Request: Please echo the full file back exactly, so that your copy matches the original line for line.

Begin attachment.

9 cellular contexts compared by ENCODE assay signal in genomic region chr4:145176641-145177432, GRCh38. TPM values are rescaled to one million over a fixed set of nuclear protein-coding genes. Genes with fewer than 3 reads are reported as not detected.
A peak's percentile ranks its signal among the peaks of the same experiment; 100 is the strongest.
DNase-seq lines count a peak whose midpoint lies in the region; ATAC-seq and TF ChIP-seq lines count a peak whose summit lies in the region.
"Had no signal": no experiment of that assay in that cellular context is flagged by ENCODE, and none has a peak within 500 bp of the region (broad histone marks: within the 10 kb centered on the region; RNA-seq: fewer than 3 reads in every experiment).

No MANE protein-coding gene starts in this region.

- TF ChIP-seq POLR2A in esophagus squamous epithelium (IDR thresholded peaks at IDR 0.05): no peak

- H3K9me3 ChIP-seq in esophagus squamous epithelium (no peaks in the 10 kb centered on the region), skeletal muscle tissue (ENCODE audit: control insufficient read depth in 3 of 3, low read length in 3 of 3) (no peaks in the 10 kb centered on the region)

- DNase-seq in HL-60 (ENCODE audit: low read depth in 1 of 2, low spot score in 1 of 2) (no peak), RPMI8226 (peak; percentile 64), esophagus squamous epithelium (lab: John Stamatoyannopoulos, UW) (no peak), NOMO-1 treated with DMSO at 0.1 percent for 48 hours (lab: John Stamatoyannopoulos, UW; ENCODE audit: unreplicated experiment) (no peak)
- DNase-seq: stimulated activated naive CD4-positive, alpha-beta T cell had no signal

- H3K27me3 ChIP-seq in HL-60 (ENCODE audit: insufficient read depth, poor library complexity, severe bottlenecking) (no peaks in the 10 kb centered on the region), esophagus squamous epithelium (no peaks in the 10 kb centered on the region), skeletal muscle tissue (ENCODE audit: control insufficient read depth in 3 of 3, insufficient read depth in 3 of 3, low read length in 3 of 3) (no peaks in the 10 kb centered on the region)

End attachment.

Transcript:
9 cellular contexts compared by ENCODE assay signal in genomic region chr4:145176641-145177432, GRCh38. TPM values are rescaled to one million over a fixed set of nuclear protein-coding genes. Genes with fewer than 3 reads are reported as not detected.
A peak's percentile ranks its signal among the peaks of the same experiment; 100 is the strongest.
DNase-seq lines count a peak whose midpoint lies in the region; ATAC-seq and TF ChIP-seq lines count a peak whose summit lies in the region.
"Had no signal": no experiment of that assay in that cellular context is flagged by ENCODE, and none has a peak within 500 bp of the region (broad histone marks: within the 10 kb centered on the region; RNA-seq: fewer than 3 reads in every experiment).

No MANE protein-coding gene starts in this region.

- TF ChIP-seq POLR2A in esophagus squamous epithelium (IDR thresholded peaks at IDR 0.05): no peak

- H3K9me3 ChIP-seq in esophagus squamous epithelium (no peaks in the 10 kb centered on the region), skeletal muscle tissue (ENCODE audit: control insufficient read depth in 3 of 3, low read length in 3 of 3) (no peaks in the 10 kb centered on the region)

- DNase-seq in HL-60 (ENCODE audit: low read depth in 1 of 2, low spot score in 1 of 2) (no peak), RPMI8226 (peak; percentile 64), esophagus squamous epithelium (lab: John Stamatoyannopoulos, UW) (no peak), NOMO-1 treated with DMSO at 0.1 percent for 48 hours (lab: John Stamatoyannopoulos, UW; ENCODE audit: unreplicated experiment) (no peak)
- DNase-seq: stimulated activated naive CD4-positive, alpha-beta T cell had no signal

- H3K27me3 ChIP-seq in HL-60 (ENCODE audit: insufficient read depth, poor library complexity, severe bottlenecking) (no peaks in the 10 kb centered on the region), esophagus squamous epithelium (no peaks in the 10 kb centered on the region), skeletal muscle tissue (ENCODE audit: control insufficient read depth in 3 of 3, insufficient read depth in 3 of 3, low read length in 3 of 3) (no peaks in the 10 kb centered on the region)